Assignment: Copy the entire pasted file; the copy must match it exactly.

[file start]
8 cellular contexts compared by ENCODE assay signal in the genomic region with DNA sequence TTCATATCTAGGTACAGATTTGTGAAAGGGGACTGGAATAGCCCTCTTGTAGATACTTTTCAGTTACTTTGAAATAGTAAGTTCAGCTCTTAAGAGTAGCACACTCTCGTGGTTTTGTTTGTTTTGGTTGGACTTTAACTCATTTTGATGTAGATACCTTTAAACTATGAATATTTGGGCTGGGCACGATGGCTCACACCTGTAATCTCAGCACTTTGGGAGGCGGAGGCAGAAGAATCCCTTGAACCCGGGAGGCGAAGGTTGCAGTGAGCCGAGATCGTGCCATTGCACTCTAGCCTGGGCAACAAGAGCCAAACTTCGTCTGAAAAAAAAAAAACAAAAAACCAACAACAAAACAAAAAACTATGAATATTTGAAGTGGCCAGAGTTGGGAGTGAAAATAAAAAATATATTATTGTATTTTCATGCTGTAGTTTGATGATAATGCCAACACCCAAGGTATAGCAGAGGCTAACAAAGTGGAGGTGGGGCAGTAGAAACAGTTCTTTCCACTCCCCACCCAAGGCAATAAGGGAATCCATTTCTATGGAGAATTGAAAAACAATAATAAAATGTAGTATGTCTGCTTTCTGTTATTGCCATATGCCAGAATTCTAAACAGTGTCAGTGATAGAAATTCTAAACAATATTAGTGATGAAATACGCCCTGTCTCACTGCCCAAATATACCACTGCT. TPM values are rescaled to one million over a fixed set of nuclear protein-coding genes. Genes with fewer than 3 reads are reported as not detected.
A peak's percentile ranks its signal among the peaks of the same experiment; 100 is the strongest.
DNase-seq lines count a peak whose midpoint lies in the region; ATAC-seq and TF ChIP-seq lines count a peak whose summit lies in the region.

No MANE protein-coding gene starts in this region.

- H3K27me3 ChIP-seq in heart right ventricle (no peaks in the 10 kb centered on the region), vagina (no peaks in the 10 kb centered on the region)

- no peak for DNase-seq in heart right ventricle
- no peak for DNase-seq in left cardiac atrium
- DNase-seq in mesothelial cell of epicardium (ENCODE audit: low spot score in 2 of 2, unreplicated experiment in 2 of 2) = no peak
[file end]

8 cellular contexts compared by ENCODE assay signal in the genomic region with DNA sequence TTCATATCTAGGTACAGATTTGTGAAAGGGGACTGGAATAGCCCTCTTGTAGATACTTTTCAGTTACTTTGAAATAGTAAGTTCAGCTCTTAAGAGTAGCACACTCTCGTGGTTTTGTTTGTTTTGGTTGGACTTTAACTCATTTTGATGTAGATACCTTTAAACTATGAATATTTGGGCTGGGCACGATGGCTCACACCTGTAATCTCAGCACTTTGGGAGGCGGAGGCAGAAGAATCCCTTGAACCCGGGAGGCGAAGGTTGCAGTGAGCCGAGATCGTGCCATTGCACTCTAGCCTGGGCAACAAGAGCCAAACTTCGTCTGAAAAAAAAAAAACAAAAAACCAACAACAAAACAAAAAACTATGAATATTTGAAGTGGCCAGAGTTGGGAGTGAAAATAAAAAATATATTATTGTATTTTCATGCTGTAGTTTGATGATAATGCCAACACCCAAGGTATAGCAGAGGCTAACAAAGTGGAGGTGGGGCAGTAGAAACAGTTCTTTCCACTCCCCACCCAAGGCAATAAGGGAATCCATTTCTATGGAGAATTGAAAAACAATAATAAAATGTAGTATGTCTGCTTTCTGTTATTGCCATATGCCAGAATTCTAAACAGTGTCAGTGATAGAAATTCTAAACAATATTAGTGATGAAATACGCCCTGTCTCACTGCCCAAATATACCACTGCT. TPM values are rescaled to one million over a fixed set of nuclear protein-coding genes. Genes with fewer than 3 reads are reported as not detected.
A peak's percentile ranks its signal among the peaks of the same experiment; 100 is the strongest.
DNase-seq lines count a peak whose midpoint lies in the region; ATAC-seq and TF ChIP-seq lines count a peak whose summit lies in the region.

No MANE protein-coding gene starts in this region.

- H3K27me3 ChIP-seq in heart right ventricle (no peaks in the 10 kb centered on the region), vagina (no peaks in the 10 kb centered on the region)

- no peak for DNase-seq in heart right ventricle
- no peak for DNase-seq in left cardiac atrium
- DNase-seq in mesothelial cell of epicardium (ENCODE audit: low spot score in 2 of 2, unreplicated experiment in 2 of 2) = no peak